Classic Album Review: Mars Ill Backbreakanomics

The hip hop of today is multi-faceted, with many different artists and a 

variety of styles.

CD

Mars Ill is a group that captures hip hop in its purest form: honest lyrics, dope beats with guitar, horn and eerie samples together with two turntables. 

After establishing themselves independently, and amassing a dedicated fan base, Backbreakanomics is the national release for the duo, and another hip hop gem in the arsenal of Gotee Records. It’s sure to make waves not only in the underground and college scene, but in mainstream.

Dust provides the beats and Manchild, the lyrics, as they explain what they are about on the horn-filled, “Breathe Slow”. That definition is “Aristotle mixed with Krush Groove”.

The always entertaining and zany Pigeon John guests on “Plains and Trains”. John shows his versatility and fits in just fine over the slow, boom bip of Dust, and almost comes off sounding like a third member of Mars Ill. Read More Here

 Turntables, drums and some old 50's jazz guitars kick in along with the vocals before the beat picks up as the guitars get louder. "Afterlife" opens with a piano, drums, percussion and synths and continues on layering synths, keys and the beats. "Black Box Artists" changes things up musically by tossing in horns. There's a line in this song that says, "This is harder than it looks, this is better than it sounds." And they're right. "Inside Out," which opens with drums, piano, tambourine and what sounds like a flute possibly sampled from a classical song. The song then breaks into strings for truly amazing results. Not many hip-hop artists think of strings in songs overlayed with turntables often enough.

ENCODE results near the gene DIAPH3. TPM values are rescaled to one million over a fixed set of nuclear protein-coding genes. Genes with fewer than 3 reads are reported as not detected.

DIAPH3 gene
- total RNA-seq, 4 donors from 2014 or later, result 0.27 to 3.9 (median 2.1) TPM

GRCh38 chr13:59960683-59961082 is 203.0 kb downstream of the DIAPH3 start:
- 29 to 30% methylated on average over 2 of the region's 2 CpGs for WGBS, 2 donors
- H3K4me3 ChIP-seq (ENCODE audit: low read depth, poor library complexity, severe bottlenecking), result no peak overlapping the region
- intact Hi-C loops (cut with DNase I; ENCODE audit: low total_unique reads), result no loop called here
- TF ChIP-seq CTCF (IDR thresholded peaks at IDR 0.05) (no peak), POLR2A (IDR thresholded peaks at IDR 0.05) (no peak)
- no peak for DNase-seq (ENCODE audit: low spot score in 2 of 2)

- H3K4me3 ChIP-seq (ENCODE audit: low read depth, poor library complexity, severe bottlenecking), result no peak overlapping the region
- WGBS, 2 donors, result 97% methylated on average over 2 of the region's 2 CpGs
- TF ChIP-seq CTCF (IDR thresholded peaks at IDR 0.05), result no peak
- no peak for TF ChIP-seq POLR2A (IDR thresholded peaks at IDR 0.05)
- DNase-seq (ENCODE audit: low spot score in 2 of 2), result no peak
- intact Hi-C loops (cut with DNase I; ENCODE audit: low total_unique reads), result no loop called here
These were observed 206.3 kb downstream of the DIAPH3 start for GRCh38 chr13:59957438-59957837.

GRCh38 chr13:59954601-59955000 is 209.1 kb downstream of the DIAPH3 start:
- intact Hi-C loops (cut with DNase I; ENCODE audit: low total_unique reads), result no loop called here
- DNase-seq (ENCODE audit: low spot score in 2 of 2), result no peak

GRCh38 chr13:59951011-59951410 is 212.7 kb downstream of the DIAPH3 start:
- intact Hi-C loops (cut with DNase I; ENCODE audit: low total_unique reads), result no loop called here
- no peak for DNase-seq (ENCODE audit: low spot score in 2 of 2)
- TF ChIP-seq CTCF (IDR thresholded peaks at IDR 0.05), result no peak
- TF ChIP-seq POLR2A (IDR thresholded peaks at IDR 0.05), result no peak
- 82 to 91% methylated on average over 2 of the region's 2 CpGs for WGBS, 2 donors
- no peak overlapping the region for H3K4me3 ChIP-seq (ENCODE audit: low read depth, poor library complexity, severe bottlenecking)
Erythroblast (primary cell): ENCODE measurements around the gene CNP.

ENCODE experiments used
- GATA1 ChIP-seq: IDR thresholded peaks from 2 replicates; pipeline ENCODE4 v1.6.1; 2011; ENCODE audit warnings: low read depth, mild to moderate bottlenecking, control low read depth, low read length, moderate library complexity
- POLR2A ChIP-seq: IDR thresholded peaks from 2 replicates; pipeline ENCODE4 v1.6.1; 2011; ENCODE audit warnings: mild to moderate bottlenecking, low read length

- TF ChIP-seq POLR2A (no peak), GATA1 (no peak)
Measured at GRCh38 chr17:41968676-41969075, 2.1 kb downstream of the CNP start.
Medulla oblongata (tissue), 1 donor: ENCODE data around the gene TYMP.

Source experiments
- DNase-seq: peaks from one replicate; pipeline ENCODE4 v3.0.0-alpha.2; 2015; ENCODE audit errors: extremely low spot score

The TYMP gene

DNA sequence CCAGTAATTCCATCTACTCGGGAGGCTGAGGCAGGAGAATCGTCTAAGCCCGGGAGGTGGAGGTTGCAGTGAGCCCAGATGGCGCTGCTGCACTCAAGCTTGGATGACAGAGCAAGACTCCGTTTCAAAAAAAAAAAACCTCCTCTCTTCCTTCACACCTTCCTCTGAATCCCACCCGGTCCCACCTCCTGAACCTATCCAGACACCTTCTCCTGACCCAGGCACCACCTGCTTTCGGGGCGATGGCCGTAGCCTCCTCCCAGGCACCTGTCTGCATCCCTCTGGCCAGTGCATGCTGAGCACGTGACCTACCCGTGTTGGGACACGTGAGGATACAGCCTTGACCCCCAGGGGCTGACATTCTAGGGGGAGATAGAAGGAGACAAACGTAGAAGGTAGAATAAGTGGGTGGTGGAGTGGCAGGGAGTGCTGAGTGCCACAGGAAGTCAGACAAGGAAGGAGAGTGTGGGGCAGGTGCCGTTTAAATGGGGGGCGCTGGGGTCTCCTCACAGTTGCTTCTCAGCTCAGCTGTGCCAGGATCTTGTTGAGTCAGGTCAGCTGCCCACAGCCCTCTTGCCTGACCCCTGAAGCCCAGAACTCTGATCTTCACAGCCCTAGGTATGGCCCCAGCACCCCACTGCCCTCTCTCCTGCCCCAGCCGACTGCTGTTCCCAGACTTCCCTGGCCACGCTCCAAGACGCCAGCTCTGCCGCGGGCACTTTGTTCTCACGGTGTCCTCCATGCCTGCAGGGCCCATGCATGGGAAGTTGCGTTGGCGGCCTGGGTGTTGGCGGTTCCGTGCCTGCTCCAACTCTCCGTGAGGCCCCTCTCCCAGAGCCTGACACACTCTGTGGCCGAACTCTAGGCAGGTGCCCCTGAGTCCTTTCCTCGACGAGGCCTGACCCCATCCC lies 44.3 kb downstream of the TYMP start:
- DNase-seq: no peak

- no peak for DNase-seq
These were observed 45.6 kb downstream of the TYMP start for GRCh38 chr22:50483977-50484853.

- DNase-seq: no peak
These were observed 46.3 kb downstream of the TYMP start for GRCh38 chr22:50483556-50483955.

"Enterchange," is a real funky track with some nice jazz guitar licks, beats, horns and offers an overall classic blues sound. The liner notes for this song state that the listening public deserves to hear more. This is more. The song is so intricately layered. The next track is called "Let Me," which sounds like a blues/jazz free-style poetry song. I love the fact that they are so diverse in what they put on this record. "Alpha Male" seems very personal to Dust and Manchild. One of the things that's great in hip-hop, or even just music in general, is it provides an escape for the artist -- a great outlet, and I think a lot of people can sympathize with this song. Mars Ill paints the portrait of a dysfunctional home life run by what is basically described a dead beat father. What's great about this song is it doesn't stop with what's happened in life, but recognizing that God is the ultimate Father and that you don't have to let your past govern your future.

"Freeze Framework" is another song that sets a new standard for hip-hop being deeply layered with two different types of guitar riffs and drums. Have you ever listened to the Beatles? Have you ever listened to the Beatles's more psychedelic music and hip-hop at the same time? Neither have I. That's what makes "Stepson" such a standout track. It's new and original and "Sunstep" is no exception. It possesses a sort of carnival ambience. It's curiously a mix between Beck's Midnight Vultures album and Hershey Park with a flavor of Mars Ill. "The Calm Before" trips up the golden path this record was walking as it stumbles into the old simplistic style of rap with basic, uninteresting beats. However, lyrically, "The Calm Before" is possible the best on backbreakanomics, which makes up for the difference in music on this song as compared to the others.

When I first picked up this record, I thought it'd just be another lousy rap effort. I didn't care for Raw Material, Mars Ill's first full-length CD from 2001. backbreakanomics blows it off the planet. This is a prime example of what Christian hip-hop should be. It's not just simplistic, average drum beats with basoc rhymes topped off with a poor melody. They have thought of putting other music into rap that noone has thought of before. They don't build off of samples of other songs. If you're an aspiring Christian hip-hop artist then please do yourself a favor and listen to this. If Christian music of all sorts followed the example of Mars Ill with backbreakanomics, there'd be no reason for the Grammy's not to air the Christian music rewards.

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